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AT the completion of my second volume I contemplated that the documents within my reach, or to which I was likely to obtain access, would about compose a third volume, which I expected, and certainly hoped, would bring my labours to a close. It happened, however, very shortly afterwards, that circumstances placed within my reach a very large collection of deeds relating chiefly to the Cistercian Abbey of Margam, which were freely and very liberally placed at my disposal by Miss TALBOT, who had inherited them, with the lands to which they mainly related, from her ancestor, Sir RICE MANSEL.

These documents range in date from the foundation of the Abbey to its dissolution and purchase by Sir RICE. They are exceedingly numerous, and for the most part in excellent condition. They include Papal Bulls and Briefs, Royal Charters, Charters from the Lords of Glamorgan, and from the Bishops of the See and their Chapter, and from an immense number of Welsh landowners, whose lands lay mostly between the Abbey and the sea, upon the mountains immediately above the Abbey, and towards the town and rival monastery of Neath.

There are also many Grants and Confirmations from members of the House of Avene, the elder and main representatives of the Welsh princes of Glamorgan, who held their castle and lands 'per Baroniam' of the Lord of Glamorgan. The AVENES were by much the most important of the Welsh landowners. They gave charters of incorporation to their town of Avan, occasionally in public documents affected the plural number, and their great seals bore their effigies on horseback fully armed, and with armorial bearings differing, probably, in the colours only from those of the family of de CLARE, their Chief Lords. They were also large donors to the Abbey, usually confirmed the donations of their vassals, and were buried within its precincts.

As the influx of these documents imparted to the collection an ecclesiastical complexion, it was thought well to prefix to the volume a selection of such of the Charters by the early Welsh Bishops as related to the Lordship, and this the more readily that the Liber Landavensis,' in which they had already been printed, was rare, and contained them in common with much other matter. These accordingly have been transcribed from the copies in the British Museum by the care of my friend Mr. W. de GRAY BIRCH, and although they add somewhat inconveniently to the bulk of the present volume, add also materially to its completeness and value.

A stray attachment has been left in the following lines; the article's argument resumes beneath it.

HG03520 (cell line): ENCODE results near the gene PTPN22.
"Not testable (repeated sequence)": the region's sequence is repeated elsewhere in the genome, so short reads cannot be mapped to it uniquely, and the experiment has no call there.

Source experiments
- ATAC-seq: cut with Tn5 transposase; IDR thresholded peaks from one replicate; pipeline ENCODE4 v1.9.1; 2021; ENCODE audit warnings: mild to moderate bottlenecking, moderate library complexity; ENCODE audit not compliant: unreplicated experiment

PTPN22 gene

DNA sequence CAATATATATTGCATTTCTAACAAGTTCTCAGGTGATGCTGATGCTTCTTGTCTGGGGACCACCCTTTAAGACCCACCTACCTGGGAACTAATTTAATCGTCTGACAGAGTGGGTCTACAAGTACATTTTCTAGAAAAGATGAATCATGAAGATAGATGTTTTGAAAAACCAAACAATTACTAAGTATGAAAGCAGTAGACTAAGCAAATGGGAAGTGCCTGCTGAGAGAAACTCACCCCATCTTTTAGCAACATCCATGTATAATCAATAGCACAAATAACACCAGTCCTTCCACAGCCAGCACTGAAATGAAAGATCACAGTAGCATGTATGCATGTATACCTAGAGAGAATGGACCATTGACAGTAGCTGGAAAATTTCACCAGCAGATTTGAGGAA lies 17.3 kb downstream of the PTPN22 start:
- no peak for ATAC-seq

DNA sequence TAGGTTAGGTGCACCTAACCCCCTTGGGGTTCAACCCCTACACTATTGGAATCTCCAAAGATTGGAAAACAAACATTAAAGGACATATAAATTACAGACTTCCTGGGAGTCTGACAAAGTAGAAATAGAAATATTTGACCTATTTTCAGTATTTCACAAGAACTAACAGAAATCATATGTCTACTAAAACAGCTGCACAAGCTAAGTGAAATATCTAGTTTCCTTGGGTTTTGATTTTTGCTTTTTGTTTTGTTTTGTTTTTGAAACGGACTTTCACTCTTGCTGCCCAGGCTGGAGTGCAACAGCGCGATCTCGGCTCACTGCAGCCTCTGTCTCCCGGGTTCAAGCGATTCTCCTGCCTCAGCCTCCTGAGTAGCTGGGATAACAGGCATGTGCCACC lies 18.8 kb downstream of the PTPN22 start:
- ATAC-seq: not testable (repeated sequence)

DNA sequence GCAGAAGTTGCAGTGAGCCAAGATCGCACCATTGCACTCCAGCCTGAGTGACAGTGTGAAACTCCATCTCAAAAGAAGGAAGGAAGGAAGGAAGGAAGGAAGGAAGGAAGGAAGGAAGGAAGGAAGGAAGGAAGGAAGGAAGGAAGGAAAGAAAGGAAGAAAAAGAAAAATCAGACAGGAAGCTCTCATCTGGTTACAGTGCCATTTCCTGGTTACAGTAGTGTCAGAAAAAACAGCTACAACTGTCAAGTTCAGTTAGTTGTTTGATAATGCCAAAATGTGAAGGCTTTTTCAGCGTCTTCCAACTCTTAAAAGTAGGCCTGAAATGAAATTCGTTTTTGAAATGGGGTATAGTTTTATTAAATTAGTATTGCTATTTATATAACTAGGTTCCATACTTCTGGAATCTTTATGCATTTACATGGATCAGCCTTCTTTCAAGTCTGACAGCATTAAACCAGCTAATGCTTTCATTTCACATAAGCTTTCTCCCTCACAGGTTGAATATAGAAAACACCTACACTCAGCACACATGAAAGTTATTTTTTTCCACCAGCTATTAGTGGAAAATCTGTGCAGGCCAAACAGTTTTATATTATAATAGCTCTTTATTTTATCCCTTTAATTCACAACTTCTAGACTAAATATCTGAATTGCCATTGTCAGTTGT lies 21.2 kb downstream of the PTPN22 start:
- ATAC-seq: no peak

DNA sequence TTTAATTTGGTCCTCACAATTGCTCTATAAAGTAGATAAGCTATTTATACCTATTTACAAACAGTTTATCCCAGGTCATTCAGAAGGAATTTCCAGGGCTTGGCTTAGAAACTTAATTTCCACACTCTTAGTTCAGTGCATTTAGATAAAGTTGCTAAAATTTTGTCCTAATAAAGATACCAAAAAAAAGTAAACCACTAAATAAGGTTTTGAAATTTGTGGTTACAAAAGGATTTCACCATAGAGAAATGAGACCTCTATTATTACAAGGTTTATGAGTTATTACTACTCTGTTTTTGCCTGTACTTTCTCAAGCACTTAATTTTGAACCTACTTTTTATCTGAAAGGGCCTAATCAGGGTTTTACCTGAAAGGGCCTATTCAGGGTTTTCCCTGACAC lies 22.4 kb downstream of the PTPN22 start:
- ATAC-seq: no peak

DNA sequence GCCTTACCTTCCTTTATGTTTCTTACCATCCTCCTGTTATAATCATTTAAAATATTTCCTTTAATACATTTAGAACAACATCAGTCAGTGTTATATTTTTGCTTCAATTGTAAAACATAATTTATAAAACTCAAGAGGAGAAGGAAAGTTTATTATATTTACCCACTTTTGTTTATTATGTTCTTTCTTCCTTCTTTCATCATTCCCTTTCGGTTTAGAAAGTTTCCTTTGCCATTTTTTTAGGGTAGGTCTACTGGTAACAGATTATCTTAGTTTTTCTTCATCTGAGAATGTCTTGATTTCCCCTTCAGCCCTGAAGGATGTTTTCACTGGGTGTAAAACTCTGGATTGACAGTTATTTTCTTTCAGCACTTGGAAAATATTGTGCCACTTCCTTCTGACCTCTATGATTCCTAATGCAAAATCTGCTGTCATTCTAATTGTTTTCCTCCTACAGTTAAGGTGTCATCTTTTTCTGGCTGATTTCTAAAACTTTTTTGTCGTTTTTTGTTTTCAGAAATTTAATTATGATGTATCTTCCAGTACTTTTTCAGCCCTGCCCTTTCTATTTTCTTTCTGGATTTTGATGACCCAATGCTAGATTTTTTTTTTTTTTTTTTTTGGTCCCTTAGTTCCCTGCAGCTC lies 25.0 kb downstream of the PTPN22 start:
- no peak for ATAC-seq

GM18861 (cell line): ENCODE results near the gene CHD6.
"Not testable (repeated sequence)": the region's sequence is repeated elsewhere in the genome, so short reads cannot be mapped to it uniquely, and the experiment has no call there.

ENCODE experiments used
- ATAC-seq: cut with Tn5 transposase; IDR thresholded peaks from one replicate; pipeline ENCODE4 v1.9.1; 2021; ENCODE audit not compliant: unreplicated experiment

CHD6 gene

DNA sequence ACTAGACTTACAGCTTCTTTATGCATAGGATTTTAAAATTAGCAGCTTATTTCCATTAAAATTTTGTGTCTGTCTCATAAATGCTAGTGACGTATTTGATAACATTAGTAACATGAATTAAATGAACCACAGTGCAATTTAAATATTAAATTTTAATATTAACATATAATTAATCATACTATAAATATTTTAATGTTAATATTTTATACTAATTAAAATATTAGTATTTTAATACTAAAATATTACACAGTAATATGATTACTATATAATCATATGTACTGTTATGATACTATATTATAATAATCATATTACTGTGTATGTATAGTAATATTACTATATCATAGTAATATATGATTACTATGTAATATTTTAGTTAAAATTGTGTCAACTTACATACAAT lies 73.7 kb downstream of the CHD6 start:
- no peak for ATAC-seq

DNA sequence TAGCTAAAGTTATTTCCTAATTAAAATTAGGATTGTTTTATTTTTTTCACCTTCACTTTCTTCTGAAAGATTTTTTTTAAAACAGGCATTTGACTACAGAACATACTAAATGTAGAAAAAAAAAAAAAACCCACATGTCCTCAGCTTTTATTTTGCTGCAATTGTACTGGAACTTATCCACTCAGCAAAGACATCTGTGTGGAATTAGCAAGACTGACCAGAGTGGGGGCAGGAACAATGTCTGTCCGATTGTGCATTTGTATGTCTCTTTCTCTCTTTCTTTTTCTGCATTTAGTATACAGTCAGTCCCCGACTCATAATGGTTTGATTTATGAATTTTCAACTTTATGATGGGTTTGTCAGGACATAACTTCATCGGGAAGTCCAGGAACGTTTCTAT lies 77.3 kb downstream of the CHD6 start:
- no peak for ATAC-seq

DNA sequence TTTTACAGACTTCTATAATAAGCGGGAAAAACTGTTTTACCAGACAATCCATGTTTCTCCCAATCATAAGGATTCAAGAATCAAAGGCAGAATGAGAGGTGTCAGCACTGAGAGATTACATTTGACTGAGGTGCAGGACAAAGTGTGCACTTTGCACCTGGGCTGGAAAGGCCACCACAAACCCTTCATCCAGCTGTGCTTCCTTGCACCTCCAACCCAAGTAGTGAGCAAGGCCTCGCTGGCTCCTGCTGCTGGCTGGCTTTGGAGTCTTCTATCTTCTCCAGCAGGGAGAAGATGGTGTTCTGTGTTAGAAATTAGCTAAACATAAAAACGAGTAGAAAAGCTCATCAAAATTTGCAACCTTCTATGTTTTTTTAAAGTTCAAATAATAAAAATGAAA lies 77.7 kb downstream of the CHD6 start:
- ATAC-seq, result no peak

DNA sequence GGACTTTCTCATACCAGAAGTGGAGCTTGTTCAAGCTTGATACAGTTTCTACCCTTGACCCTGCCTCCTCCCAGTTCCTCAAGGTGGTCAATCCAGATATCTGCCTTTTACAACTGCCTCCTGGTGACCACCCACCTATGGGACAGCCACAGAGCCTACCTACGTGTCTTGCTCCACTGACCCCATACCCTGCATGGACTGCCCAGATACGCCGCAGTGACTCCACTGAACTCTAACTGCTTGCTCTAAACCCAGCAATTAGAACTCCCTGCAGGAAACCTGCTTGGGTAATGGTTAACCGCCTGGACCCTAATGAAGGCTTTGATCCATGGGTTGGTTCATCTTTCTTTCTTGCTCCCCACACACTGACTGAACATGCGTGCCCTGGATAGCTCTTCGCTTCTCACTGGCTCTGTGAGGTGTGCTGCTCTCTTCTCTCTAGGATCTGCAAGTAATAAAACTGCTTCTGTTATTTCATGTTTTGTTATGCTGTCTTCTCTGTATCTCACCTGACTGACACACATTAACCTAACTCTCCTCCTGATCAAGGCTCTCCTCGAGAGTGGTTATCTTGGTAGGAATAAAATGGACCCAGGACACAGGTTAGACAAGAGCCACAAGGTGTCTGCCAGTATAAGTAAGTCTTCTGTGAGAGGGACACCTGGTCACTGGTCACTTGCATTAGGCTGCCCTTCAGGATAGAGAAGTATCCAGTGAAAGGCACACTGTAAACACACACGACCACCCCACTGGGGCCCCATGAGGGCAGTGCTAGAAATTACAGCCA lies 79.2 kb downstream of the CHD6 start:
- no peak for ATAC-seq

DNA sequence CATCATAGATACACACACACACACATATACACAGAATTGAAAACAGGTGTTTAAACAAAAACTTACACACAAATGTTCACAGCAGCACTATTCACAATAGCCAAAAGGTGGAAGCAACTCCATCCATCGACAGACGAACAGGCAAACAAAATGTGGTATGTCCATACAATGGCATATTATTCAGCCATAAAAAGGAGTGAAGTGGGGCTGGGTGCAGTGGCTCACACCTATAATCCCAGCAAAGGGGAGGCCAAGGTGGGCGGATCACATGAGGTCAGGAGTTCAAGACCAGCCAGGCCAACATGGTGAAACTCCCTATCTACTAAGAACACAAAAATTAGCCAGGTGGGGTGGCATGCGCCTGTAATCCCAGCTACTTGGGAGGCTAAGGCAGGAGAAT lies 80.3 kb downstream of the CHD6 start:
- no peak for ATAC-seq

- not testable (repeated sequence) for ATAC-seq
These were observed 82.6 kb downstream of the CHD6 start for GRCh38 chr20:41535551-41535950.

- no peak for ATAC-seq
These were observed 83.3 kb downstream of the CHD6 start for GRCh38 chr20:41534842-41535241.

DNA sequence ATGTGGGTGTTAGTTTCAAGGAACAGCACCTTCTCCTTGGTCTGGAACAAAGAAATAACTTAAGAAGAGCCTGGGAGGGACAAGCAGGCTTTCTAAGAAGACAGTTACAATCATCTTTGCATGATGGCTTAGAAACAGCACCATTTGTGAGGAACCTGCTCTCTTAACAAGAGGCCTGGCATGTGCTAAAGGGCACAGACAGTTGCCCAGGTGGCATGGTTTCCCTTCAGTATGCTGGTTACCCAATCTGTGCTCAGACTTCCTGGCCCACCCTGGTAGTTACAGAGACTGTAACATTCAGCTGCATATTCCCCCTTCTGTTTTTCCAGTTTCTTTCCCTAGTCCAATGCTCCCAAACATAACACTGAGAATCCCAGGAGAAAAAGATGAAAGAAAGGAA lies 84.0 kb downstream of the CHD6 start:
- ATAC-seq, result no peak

The Margam deeds, up to the time of their transcription, had been deposited at Penrice, and are thence designated. The Gower estates, including that of Penrice, were never Church lands, but were inherited by Sir RICE MANSEL from the PENRICES, LANGTONS, and other local families, and were held by knight service under Swansea Castle, of the Chief Lords of Gower, who held of the Crown. With the estate records were many de BRAOSE and other Charters relating to the Lordship of Gower, throwing great light upon the nature of its early tenure and upon the suit for its possession which was carried on for some centuries by the families of de BRAOSE, MOWBRAY, le DESPENSER, and BEAUCHAMP. These also, though not directly connected with the Lordship of Glamorgan, I have thought it well to print, since they have come into my hands and rise beyond mere local interest.

A large number of the documents here printed are without dates, and contain nothing from whence any precise date could be inferred. The arrangement, therefore, though intended as chronological, can only be regarded as so approximately. The volume closes with the 13th century.

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